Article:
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Stories of Sin and Survival: Henri-Georges Clouzot’s "Le corbeau" & "Quai des orfèvres"

  • MUBI
Henri-Georges Clouzot's Le corbeau (1943) is showing November 20 – December 19, and Quai des orfèvres (1947) from November 21 – December 20, 2018 on Mubi in the United States.Henri-Georges ClouzotOn September 3, 1939 France, alongside Great Britain, declared war on Germany. As pronounced May 8, 1945 by Charles de Gaulle, president of the Provisional Government of the French Republic, Europe’s World War II conflict was over. Between these years, years that saw the demoralizing German occupation of de Gaulle’s homeland, battle lines were heartily affirmed and mightily preserved. There was, in this tumultuous time, little room for partisan ambiguity—it was a black and white world of Allied and Axis powers, of us versus them. Within this context of chaos and violence, Niort-born Henri-Georges Clouzot advanced his filmmaking career, beginning with screenwriting efforts in the early 1930s and progressing to his first feature as a solo director, L’assassin habite... au 21 (The Murderer Lives at Number 21). Released in
See full article at MUBI »

Starmaker Allégret: From Gay Romance with 'Uncle' (and Nobel Winner) Gide to Simon's Movie Mentor

Marc Allégret: From André Gide lover to Simone Simon mentor (photo: Marc Allégret) (See previous post: "Simone Simon Remembered: Sex Kitten and Femme Fatale.") Simone Simon became a film star following the international critical and financial success of the 1934 romantic drama Lac aux Dames, directed by her self-appointed mentor – and alleged lover – Marc Allégret.[1] The son of an evangelical missionary, Marc Allégret (born on December 22, 1900, in Basel, Switzerland) was to have become a lawyer. At age 16, his life took a different path as a result of his romantic involvement – and elopement to London – with his mentor and later "adoptive uncle" André Gide (1947 Nobel Prize winner in Literature), more than 30 years his senior and married to Madeleine Rondeaux for more than two decades. In various forms – including a threesome with painter Théo Van Rysselberghe's daughter Elisabeth – the Allégret-Gide relationship remained steady until the late '20s and their trip to
See full article at Alt Film Guide »

Jean Grémillon: Realism and Tragedy

  • MUBI
Translators introduction: This article by Mireille Latil Le Dantec, the first of two parts, was originally published in issue 40 of Cinématographe, September 1978. The previous issue of the magazine had included a dossier on "La qualité française" and a book of a never-shot script by Jean Grémillon (Le Printemps de la Liberté or The Spring of Freedom) had recently been published. The time was ripe for a re-evaluation of Grémillon's films and a resuscitation of his undervalued career. As this re-evaluation appears to still be happening nearly 40 years later—Grémillon's films have only recently seen DVD releases and a 35mm retrospective begins this week at Museum of the Moving Image in Queens—this article and its follow-up gives us an important view of a French perspective on Grémillon's work by a very perceptive critic doing the initial heavy-lifting in bringing the proper attention to the filmmaker's work.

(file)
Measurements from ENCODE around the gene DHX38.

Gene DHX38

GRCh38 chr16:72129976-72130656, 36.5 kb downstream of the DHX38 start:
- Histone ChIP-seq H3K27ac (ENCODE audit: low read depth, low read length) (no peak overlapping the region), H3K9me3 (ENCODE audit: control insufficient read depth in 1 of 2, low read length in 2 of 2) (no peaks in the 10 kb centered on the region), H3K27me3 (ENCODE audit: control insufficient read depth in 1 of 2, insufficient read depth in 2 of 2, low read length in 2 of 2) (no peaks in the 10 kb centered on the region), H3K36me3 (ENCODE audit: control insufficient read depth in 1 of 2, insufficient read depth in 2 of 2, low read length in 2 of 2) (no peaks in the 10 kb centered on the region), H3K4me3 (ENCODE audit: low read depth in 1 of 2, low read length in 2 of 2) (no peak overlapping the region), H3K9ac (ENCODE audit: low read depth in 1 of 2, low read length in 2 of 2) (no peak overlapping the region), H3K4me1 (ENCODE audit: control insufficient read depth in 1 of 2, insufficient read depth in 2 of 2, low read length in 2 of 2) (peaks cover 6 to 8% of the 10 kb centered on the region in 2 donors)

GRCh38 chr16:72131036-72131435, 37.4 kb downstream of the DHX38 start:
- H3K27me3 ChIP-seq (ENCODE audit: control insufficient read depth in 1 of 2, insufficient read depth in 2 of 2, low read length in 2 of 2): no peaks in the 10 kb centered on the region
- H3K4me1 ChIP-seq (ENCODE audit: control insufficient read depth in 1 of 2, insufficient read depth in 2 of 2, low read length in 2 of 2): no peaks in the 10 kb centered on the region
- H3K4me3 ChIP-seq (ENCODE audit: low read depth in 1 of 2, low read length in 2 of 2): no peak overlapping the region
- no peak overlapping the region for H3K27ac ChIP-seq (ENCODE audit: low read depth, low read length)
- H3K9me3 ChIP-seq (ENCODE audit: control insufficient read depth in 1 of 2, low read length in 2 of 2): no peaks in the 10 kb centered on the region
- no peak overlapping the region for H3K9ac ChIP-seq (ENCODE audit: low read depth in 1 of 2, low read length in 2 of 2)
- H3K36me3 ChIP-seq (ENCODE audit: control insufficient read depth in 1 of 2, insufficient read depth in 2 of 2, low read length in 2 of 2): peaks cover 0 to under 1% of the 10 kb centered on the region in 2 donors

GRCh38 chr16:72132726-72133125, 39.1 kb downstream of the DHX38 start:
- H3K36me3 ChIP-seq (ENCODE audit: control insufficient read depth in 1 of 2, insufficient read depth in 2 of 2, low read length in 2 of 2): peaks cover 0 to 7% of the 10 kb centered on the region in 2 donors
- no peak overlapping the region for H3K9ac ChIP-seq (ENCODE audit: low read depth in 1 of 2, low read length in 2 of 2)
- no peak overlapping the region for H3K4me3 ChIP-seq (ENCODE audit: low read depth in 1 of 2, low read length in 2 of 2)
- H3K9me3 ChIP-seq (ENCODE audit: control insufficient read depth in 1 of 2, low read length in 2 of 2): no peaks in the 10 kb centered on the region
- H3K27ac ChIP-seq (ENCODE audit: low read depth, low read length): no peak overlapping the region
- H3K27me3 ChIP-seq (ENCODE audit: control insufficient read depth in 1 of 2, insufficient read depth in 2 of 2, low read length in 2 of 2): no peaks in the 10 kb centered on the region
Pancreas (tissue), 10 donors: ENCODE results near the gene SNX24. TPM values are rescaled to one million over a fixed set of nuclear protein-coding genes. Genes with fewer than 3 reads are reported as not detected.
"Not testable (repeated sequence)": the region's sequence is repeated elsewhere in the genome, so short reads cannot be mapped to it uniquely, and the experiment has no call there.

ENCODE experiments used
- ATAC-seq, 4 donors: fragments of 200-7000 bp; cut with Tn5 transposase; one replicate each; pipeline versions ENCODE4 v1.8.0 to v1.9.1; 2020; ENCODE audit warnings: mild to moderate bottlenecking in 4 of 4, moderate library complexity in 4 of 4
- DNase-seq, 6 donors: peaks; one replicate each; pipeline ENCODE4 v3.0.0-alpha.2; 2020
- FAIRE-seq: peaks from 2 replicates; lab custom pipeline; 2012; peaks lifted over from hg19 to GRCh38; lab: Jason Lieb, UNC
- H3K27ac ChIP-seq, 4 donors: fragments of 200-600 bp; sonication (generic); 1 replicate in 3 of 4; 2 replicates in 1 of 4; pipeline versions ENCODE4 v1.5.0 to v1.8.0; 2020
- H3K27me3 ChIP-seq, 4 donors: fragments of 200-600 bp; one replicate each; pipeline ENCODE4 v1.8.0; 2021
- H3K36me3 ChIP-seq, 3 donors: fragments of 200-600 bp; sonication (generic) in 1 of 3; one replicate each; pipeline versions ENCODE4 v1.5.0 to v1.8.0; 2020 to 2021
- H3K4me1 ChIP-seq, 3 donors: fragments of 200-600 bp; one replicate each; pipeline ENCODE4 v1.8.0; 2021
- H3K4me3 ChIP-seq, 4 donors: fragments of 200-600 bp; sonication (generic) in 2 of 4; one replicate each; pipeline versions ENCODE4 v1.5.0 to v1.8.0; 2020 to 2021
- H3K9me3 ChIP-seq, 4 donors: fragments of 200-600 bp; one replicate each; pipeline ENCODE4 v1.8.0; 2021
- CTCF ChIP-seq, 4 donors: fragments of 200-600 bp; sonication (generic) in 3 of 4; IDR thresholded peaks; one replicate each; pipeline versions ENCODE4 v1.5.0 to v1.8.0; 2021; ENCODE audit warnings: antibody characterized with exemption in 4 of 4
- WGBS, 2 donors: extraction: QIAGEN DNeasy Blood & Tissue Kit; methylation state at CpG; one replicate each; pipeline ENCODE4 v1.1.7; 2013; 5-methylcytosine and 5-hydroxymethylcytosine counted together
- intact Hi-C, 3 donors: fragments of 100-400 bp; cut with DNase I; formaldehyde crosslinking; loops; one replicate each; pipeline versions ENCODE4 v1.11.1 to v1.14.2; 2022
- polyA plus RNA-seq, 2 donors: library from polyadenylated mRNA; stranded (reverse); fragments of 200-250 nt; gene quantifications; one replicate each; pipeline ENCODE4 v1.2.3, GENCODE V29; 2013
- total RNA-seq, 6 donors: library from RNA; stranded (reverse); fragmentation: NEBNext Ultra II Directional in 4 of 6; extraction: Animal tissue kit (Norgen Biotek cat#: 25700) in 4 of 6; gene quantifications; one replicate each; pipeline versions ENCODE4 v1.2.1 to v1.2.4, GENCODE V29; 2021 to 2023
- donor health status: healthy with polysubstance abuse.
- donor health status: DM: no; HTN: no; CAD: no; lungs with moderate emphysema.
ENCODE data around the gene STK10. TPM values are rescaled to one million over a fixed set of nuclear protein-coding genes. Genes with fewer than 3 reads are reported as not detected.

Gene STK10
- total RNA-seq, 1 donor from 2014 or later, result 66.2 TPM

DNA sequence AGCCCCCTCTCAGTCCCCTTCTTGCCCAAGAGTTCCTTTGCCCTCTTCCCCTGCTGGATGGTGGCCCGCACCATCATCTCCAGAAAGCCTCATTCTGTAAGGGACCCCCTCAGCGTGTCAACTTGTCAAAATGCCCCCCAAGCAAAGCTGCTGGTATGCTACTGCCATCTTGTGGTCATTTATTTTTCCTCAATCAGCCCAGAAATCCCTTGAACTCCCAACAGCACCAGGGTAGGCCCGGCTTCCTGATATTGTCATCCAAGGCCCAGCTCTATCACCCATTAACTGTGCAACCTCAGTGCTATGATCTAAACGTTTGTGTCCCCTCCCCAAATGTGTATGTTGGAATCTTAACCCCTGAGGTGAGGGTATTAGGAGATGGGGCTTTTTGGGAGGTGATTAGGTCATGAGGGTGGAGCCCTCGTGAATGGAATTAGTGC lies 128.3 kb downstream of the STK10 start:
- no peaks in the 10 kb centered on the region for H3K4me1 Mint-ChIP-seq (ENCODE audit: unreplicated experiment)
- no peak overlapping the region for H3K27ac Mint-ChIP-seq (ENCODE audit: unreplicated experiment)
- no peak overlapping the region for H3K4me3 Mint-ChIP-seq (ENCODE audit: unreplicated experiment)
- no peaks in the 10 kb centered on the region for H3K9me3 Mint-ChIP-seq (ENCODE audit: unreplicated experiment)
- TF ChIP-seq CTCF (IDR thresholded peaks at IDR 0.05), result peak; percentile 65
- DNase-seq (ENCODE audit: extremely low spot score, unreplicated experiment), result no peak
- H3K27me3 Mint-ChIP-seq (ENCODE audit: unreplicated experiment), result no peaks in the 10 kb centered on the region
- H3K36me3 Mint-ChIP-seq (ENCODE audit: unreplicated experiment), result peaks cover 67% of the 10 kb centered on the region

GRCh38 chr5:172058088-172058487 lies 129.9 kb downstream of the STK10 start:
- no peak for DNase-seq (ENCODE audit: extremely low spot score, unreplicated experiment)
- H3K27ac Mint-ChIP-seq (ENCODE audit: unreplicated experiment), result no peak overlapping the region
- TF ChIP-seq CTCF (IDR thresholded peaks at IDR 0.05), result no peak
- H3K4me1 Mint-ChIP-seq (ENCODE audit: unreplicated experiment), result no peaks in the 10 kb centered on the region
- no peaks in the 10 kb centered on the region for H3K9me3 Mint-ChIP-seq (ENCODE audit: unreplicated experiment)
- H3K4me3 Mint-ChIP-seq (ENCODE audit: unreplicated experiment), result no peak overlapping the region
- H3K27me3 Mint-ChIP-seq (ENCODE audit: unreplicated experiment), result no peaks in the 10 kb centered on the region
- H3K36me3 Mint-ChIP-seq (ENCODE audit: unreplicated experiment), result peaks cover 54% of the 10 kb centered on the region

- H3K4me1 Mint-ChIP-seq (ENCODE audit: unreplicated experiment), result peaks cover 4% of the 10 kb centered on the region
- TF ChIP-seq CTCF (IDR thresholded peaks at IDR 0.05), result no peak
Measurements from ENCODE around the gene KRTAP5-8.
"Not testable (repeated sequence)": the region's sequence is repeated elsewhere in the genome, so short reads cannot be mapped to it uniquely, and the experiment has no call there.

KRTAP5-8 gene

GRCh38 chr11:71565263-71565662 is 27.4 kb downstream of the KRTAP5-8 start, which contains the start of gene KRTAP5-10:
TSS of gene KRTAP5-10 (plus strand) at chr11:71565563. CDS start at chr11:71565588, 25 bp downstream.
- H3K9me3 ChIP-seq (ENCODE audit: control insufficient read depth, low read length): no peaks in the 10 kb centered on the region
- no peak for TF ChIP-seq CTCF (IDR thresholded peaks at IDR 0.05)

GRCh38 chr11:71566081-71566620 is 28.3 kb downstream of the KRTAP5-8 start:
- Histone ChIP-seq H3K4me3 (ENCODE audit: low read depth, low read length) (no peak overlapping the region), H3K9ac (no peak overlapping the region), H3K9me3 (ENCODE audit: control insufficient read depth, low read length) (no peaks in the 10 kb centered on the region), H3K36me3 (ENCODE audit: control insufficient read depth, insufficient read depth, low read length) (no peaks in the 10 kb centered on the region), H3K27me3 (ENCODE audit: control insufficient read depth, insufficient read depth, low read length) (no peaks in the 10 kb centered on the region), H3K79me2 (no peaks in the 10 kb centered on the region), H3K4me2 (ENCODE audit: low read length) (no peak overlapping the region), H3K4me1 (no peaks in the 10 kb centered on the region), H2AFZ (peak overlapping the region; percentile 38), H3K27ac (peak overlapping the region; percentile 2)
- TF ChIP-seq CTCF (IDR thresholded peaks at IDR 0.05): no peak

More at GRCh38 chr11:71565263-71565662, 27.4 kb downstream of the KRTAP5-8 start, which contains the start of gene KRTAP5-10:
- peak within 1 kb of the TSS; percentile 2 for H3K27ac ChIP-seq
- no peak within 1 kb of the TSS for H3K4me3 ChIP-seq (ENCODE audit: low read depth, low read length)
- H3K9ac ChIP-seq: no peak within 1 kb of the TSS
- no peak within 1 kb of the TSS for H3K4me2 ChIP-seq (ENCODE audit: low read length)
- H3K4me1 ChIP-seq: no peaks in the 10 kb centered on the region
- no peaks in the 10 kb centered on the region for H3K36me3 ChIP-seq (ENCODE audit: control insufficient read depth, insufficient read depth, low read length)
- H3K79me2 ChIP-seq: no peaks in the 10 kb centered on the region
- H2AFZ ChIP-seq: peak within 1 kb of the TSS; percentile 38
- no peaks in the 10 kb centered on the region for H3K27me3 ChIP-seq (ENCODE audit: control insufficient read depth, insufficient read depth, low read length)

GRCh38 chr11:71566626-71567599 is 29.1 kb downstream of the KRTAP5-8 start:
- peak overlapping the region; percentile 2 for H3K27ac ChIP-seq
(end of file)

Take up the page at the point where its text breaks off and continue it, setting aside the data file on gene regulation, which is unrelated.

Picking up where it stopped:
Filmmaker maudit?
See full article at MUBI »

‘Le Corbeau’ explores the gray areas of morality

Le Corbeau

Directed by Henri-Georges Clouzot

Written by Louis Chavance and Henri-Georges Clouzot

Starring Pierre Fresnay, Ginette Leclerc, and Pierre Larquey

France, 92 min – 1943.

Henri-Georges Clouzot’s Le Corbeau is a witch hunt. The site of this “hunt” is a small French town. A mysterious person has begun airing out the town’s immoral actions and secrets, in the form of letters, signed as “Le Corbeau” (the raven). The victim of these letters is Dr. Remy Germain (Pierre Fresnay), who is accused of performing abortions and having affairs with fallen women and married women alike. The townspeople ostracize Dr. Germain and others named by the raven. However, when a single letter causes the death of a hospital patient, townspeople mob against the likeliest culprits, all to save their community from slinking into the gray areas of morality.

One of the historically discussed themes of Le Corbeau deals with morality. It shows
See full article at SoundOnSight »

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